After a recommendation from Pete Werner, host of The DIS Unplugged here on The DIS, I ordered a scooter from Walker Mobility and was able to have it delivered directly to my resort the very next morning. In fact, I was lucky enough for it to arrive early. The employee showed me the ropes and off I went. Shedding my pride, I giggled the whole way down the hallway during this first ride. My level of klutziness had reached an entirely new level and this was to show for it (remind me to tell you how I broke a finger carrying shopping bags one time). Now that I was mobile again, I could spend the rest of my time enjoying all that Walt Disney World had to offer.
I was quite aware that touring the parks in a scooter would be a very different experience from the norm. A few of my friends or their relatives require an ECV, and I’ve seen firsthand some of the challenges that they face. With this being said, I never imagined some of the downright FOUL behavior on the part of several guests and, dare I say it, cast members…
At first, it seemed that things were going well. The World is very handicapped friendly with ramps, visible signage, and other accommodations that allow guests who are wheelchair-bound to travel between resorts and parks as well as enjoy the various attractions. However, it became apparent to me that other guests aren’t so friendly. If you frequent the DISboards or listen to The DIS Unplugged, you’ve heard the stories of the glares and eye rolls when a scooter pulls up to a bus to load. You may have even witnessed what takes place after the piercing loud BEEP, BEEP, BEEP from the bus announces that it is descending to let one on. The huffing and puffing of others while an ECV guest struggles to back into the designated area without crashing or running over someone’s toes does not even equate to some of the stories I could share. I was truly amazed.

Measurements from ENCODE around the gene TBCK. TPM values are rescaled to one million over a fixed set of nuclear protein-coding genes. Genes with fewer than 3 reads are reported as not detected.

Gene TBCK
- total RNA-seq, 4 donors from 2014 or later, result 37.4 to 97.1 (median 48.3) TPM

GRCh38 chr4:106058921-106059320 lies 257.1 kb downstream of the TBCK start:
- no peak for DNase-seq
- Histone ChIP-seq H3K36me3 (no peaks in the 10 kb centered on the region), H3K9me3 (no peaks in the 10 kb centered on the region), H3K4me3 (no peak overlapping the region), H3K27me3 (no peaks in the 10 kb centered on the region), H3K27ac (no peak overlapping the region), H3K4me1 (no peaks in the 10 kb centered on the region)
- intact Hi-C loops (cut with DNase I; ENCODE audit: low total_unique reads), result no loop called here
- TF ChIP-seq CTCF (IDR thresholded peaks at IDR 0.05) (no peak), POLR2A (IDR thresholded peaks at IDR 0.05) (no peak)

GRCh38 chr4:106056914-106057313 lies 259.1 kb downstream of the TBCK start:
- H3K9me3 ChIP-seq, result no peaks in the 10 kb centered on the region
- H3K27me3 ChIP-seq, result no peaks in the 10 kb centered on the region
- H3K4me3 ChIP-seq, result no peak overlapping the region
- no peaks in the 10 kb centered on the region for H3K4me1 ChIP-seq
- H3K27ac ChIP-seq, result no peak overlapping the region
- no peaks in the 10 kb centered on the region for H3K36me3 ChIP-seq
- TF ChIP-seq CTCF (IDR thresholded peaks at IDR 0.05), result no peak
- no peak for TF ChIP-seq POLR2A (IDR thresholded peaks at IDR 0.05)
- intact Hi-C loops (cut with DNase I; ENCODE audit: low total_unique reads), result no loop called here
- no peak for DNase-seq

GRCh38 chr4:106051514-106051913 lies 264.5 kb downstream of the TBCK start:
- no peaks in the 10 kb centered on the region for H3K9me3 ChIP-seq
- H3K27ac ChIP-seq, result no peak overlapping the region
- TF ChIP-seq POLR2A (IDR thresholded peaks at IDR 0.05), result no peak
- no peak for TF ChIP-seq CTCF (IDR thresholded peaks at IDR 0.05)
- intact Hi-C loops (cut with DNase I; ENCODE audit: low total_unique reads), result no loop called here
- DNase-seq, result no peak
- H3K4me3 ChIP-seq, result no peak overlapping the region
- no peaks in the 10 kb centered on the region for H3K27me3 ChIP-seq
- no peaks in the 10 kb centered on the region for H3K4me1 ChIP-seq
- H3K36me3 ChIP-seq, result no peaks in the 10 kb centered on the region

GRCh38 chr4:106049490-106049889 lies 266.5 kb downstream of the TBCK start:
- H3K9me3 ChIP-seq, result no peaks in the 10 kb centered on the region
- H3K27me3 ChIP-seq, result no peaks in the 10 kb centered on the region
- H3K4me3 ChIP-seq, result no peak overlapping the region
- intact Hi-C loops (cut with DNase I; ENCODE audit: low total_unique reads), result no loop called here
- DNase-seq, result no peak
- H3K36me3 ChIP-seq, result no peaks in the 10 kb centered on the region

My first abrasive experience with an able-bodied guest happened to be during a visit with friends (one in a scooter herself) at the Frozen Summer Fun event in Disney’s Hollywood Studios. The three of us purchased the premium package – well worth it, by the way – and planted ourselves in the designated area for those in scooters. Realizing we needed a quick “human break” before the welcome procession started, we looked behind us and to the sides and began backing out. A woman standing next to us bumped her arm into my friend’s scooter and proceeded to shout at her. It quickly ended, and we went on.
A short time later and after the procession had passed, cast members opened up the ropes and allowed premium guests and those without the package to walk closer to the stage. We moved up and then another woman literally climbed over part of our scooters and stood directly in front of us…and I mean in front. She was so close that her hair was touching the handles. We tried to get her attention to explain that we were behind her (something she rightfully knew), but she ignored us. After trying again, she began to scream, “I waited here for three hours, and I am going to get a good view!” She continued screaming about her rights as a guest in the park. It then escalated to the point where I began looking for a cast member working security. Because we were completely enclosed in a mass of people (a safety concern to begin with), I failed at my quest just in time to turn around and see that she not only was practically sitting on a scooter but also had put an older child on her shoulders. Mind you, she was in the front row. This was done deliberately and with absolutely no consideration for us. To say that this put a damper on our experience is an understatement.
Two days later, I found myself waiting in line at Starbucks in Magic Kingdom to only have an even more intense, and albeit, frightening experience. When it was my turn to approach the register, I began moving forward when a woman in her 50s walked around my scooter and cut in line. She began placing an order to a stunned cast member. I gently tapped her on the arm and said, “Excuse me, ma’am? I was next in line.” She proceeded to turn around, shake her head, and say that she was next. Keeping surprisingly calm, I responded, “Actually, you were behind me because you bumped into my chair at one point. I turned around and saw you standing there.” What happened next left me speechless….
I was cursed out.